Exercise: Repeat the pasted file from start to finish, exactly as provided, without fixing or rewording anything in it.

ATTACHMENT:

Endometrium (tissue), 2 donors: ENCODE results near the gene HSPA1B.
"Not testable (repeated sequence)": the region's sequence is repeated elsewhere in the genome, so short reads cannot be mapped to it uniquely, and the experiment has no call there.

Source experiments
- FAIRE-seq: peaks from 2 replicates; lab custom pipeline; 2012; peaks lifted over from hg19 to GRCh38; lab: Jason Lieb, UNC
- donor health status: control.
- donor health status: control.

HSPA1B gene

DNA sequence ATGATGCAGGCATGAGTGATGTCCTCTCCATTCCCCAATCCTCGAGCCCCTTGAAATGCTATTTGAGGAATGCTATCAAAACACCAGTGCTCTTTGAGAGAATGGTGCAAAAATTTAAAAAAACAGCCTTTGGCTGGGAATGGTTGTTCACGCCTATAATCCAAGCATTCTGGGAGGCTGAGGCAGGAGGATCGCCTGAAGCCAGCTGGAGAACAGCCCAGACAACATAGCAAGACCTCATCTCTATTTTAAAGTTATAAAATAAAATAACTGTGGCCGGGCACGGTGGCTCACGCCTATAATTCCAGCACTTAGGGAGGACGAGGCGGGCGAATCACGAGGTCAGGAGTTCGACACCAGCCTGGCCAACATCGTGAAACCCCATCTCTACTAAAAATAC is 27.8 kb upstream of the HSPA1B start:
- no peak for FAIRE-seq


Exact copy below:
Endometrium (tissue), 2 donors: ENCODE results near the gene HSPA1B.
"Not testable (repeated sequence)": the region's sequence is repeated elsewhere in the genome, so short reads cannot be mapped to it uniquely, and the experiment has no call there.

Source experiments
- FAIRE-seq: peaks from 2 replicates; lab custom pipeline; 2012; peaks lifted over from hg19 to GRCh38; lab: Jason Lieb, UNC
- donor health status: control.
- donor health status: control.

HSPA1B gene

DNA sequence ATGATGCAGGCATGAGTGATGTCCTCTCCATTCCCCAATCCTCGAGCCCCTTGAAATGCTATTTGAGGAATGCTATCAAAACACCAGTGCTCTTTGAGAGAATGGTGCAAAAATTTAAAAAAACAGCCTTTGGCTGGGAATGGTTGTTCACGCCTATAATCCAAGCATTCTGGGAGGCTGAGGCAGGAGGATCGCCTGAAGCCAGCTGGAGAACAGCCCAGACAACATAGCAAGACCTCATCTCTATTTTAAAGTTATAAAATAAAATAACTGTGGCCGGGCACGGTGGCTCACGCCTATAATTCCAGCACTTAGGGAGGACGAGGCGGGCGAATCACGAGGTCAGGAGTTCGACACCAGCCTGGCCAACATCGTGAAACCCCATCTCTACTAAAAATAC is 27.8 kb upstream of the HSPA1B start:
- no peak for FAIRE-seq